Evidently the nature of the Christic revelation was such as to require a strong affirmation of the element of grace from the very outset, which was not the case with Buddhism. Such differences in the line of approach to the saving Truth are in the nature of things and should cause no surprise given the diversifying of mankind in the course of its karmic development. The important thing, to recognise in this case is the fact that the word "grace" corresponds to a whole dimension of spiritual experience; it is unthinkable that this should be absent from one of the great religions of the world. In fact, anyone who has lived in a traditionally Buddhist country knows that this dimension finds its expression there too, vehicled by the appropriate forms. For us it is of interest to observe these forms and clarify for ourselves the teaching they carry explicitly or else latently; the present essay should be regarded as contributing to this clarification.

*          *          *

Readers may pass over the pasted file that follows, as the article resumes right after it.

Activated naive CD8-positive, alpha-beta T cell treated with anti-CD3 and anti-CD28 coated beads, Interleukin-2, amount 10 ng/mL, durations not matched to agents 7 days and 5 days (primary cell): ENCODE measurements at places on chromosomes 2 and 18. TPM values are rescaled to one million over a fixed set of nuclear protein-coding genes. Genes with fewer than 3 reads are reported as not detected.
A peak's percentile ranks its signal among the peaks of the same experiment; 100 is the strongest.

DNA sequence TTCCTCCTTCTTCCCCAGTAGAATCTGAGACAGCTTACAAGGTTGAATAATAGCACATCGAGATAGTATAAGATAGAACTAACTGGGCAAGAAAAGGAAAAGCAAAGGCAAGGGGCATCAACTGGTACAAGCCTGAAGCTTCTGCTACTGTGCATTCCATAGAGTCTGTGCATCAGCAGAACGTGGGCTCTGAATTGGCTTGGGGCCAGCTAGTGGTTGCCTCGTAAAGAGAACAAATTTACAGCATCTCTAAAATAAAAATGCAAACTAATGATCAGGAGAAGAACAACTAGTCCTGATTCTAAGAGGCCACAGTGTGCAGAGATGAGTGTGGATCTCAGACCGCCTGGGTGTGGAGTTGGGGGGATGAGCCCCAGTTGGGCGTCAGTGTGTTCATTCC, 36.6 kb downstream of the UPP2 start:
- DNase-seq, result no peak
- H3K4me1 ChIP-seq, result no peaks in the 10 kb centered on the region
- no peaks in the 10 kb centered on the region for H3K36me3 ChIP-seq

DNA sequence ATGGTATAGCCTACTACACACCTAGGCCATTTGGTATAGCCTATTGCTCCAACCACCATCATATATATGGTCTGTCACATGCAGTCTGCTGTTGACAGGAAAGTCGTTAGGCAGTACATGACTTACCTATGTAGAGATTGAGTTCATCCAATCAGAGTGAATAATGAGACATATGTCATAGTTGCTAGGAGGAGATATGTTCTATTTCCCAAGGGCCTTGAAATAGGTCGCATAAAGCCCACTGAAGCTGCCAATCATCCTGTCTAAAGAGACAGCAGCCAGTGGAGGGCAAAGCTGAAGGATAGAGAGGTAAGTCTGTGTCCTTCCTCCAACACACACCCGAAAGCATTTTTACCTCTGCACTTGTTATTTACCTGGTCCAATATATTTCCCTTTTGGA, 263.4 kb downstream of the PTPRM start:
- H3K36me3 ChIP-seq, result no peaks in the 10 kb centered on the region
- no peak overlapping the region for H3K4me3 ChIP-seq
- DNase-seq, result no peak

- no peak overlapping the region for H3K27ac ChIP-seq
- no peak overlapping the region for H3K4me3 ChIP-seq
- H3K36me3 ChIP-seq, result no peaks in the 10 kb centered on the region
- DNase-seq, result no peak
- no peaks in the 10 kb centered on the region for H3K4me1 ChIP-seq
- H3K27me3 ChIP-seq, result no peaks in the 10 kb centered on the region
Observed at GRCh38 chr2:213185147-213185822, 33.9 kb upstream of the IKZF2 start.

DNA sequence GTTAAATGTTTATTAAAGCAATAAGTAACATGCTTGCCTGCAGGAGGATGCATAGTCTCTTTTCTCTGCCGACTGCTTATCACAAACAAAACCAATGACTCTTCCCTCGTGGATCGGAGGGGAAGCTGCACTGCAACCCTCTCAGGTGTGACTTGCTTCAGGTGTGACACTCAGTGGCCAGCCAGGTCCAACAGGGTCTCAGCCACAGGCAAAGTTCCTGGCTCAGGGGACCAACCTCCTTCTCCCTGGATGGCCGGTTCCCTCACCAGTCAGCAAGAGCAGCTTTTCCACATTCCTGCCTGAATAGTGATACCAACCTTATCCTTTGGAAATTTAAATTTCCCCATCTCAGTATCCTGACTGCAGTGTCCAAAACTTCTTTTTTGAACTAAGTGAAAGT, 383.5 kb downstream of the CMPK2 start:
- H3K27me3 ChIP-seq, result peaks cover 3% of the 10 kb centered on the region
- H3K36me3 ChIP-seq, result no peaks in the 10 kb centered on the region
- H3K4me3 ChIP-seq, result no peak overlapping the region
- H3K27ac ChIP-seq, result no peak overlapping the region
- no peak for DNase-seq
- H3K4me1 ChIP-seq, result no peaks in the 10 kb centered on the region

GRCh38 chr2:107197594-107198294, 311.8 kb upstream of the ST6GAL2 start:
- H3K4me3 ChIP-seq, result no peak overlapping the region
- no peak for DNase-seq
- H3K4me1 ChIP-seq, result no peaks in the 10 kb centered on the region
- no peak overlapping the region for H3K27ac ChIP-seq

The pursuit of Enlightenment, which is the purpose for which Buddhism exists, is paradoxical by its own showing inasmuch as this aim appears to require an encompassing of the greater by the less, of the imperishable by the ephemeral, of absolute knowledge by a relative ignorance; it seems to make of Man the subject and of Enlightenment the object of the quest. Moreover, a similar paradox applies in the theistic forms of religion; people speak of seeking God and of contemplating His perfections even while knowing that, in terms of human measurement and however far along the road a man may have proceeded, God lies further still and that no unilaterally directed human perception or effort is adequate to the Divine Truth even across one of its aspects, to say nothing of its Essence. In Buddhist terms, no human powers however stretched can possibly match up to the Suchness of Enlightenment. Yet Buddhahood, to which we are invited by the teaching and tradition of the Buddha and still more by his example, is just this; nothing less is offered to us, since it is axiomatic to the Buddhist revelation as such that to reach this transcendent goal does, in principle, lie within the scope of every human being in virtue of that being's place on the axis of Buddhahood—for this is what to be human really means—and also, more indirectly, within the scope of every being whatsoever "down to the last blade of grass" as the saying goes, via the prior attainment of a human birth in this world or, if another world be in question, a birth of corresponding centrality.